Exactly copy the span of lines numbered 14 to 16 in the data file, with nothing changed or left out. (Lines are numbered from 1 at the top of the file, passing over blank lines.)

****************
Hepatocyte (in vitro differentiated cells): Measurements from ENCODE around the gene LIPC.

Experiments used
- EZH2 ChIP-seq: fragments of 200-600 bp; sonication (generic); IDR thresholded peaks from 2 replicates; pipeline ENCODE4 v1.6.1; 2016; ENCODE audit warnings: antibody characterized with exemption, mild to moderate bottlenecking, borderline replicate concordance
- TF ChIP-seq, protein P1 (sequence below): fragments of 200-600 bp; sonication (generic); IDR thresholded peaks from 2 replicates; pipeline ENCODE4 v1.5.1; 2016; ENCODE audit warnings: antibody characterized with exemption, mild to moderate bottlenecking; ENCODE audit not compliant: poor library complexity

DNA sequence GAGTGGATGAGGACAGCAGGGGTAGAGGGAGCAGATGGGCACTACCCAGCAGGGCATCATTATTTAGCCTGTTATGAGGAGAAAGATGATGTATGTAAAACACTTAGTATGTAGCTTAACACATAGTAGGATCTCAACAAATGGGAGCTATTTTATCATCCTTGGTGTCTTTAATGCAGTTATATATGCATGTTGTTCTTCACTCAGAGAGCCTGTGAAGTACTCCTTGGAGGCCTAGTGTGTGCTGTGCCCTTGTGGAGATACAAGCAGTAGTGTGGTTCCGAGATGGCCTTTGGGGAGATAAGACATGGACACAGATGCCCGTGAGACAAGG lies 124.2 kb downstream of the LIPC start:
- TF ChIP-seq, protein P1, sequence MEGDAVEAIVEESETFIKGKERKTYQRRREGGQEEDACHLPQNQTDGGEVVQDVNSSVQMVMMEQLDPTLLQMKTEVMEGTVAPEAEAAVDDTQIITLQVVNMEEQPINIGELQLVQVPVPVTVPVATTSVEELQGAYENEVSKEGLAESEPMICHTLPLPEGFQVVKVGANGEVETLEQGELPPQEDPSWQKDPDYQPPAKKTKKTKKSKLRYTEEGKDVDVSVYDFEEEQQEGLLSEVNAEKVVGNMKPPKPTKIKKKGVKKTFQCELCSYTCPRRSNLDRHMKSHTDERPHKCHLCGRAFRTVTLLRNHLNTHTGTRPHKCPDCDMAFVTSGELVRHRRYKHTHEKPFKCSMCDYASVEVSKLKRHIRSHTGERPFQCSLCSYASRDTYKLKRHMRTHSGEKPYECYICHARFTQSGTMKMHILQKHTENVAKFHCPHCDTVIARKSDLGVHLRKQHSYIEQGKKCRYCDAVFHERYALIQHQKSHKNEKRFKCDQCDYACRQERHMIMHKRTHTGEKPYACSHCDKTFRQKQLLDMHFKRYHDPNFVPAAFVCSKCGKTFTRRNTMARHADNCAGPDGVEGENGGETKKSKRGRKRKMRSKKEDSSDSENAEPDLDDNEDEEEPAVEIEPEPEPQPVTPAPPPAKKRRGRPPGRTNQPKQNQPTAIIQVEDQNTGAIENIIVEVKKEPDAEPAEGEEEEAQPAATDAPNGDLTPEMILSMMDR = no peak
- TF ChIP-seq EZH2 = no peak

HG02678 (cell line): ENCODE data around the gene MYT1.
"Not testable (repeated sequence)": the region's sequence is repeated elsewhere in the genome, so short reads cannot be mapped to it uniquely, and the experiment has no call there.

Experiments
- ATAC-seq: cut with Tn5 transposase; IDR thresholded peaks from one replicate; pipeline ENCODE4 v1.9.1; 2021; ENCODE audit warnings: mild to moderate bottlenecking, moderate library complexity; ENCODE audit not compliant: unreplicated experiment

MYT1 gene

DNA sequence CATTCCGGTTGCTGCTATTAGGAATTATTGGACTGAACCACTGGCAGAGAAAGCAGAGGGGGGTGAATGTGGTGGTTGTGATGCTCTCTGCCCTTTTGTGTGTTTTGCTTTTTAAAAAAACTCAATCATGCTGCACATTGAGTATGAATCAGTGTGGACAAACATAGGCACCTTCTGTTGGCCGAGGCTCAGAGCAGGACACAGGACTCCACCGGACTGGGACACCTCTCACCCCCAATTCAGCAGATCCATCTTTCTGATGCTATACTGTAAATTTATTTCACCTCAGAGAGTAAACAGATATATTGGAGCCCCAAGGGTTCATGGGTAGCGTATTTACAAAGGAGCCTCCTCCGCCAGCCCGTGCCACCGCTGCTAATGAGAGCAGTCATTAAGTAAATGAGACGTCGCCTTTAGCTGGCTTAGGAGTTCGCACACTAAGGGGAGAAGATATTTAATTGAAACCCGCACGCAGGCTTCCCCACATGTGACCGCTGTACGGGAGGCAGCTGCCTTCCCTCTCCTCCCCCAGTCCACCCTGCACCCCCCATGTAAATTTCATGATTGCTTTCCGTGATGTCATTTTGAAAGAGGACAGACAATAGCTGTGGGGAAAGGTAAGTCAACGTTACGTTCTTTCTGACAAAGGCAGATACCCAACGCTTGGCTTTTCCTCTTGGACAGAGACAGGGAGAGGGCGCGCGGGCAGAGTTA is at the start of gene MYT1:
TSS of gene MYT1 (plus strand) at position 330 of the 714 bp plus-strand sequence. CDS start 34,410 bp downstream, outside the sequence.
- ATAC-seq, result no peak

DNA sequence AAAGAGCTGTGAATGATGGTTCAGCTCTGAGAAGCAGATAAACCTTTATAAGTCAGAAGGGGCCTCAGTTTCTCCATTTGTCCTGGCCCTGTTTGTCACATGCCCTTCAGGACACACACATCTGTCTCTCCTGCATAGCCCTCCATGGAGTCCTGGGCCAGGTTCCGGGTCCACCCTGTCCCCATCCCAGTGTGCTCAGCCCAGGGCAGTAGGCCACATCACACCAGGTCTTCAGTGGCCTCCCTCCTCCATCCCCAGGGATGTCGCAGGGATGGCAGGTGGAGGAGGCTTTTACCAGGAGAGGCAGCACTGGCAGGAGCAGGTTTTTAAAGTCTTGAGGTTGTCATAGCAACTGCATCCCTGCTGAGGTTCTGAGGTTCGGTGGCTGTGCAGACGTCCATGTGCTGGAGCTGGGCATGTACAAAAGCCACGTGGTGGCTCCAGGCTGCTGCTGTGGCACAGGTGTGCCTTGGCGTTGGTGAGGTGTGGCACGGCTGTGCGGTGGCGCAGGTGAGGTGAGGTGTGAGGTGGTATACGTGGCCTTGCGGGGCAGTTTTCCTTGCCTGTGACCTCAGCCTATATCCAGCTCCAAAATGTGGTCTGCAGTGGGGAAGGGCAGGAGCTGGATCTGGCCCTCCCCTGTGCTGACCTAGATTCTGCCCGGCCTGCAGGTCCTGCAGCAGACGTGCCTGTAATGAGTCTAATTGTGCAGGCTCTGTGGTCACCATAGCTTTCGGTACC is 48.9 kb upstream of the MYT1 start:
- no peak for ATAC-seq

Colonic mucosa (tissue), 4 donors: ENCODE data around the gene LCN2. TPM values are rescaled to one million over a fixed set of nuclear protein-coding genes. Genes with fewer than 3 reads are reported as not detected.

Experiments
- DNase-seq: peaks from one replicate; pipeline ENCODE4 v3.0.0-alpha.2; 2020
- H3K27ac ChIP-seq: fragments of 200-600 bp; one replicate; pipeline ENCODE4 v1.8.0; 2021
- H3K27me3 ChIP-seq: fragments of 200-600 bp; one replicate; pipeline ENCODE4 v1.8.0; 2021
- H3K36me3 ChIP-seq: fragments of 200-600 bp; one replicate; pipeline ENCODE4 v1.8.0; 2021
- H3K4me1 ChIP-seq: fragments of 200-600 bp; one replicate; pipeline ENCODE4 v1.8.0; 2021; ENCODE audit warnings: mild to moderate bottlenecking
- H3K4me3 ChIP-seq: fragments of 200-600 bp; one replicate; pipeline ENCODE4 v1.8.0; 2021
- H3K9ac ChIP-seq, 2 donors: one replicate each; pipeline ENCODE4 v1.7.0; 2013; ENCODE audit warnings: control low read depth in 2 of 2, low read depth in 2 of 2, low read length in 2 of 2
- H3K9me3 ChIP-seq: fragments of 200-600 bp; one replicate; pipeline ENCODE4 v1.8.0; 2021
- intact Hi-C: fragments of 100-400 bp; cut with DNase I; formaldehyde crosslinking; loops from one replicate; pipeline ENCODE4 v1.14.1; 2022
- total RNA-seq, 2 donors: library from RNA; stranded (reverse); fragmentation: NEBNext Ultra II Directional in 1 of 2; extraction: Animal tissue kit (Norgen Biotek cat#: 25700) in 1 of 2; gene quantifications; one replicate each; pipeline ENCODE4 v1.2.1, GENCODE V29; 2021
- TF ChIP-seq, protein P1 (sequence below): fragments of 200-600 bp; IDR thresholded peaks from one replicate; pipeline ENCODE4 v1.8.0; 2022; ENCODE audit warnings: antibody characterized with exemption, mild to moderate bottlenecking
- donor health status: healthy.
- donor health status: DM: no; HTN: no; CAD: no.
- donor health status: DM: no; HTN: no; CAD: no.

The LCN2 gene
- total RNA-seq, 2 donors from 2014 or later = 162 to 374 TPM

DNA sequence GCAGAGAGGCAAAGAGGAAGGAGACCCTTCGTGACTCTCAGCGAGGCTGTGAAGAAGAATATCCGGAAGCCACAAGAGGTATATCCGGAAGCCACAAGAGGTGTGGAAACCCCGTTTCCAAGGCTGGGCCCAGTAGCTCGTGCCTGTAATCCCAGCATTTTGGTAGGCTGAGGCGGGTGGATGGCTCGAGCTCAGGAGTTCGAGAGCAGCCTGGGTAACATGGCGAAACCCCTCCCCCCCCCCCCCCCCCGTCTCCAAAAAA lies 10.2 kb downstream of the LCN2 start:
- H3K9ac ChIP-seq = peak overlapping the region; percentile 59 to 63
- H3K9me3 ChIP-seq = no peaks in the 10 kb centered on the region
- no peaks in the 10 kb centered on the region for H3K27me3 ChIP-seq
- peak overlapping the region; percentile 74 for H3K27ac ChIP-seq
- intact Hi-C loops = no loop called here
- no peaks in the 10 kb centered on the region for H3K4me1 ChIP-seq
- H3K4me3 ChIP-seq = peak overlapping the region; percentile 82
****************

TSS of gene MYT1 (plus strand) at position 330 of the 714 bp plus-strand sequence. CDS start 34,410 bp downstream, outside the sequence.
- ATAC-seq, result no peak

DNA sequence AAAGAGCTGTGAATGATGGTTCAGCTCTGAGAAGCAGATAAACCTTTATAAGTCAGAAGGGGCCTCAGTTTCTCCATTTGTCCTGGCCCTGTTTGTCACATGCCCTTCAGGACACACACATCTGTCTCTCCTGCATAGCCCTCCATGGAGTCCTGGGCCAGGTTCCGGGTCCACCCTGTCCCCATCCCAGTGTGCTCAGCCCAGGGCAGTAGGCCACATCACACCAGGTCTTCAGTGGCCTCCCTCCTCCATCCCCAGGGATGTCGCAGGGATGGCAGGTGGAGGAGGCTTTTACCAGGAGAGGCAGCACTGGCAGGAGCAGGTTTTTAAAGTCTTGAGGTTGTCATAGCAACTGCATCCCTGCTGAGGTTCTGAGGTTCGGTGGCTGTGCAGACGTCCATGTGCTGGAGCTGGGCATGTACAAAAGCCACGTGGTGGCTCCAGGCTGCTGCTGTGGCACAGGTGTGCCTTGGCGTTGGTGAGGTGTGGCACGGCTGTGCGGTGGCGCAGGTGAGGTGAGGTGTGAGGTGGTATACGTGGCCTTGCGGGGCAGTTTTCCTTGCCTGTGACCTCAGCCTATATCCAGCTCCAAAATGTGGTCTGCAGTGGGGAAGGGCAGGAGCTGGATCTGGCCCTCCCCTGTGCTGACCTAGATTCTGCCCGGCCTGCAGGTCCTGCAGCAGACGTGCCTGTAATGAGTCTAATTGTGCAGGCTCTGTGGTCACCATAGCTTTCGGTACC is 48.9 kb upstream of the MYT1 start: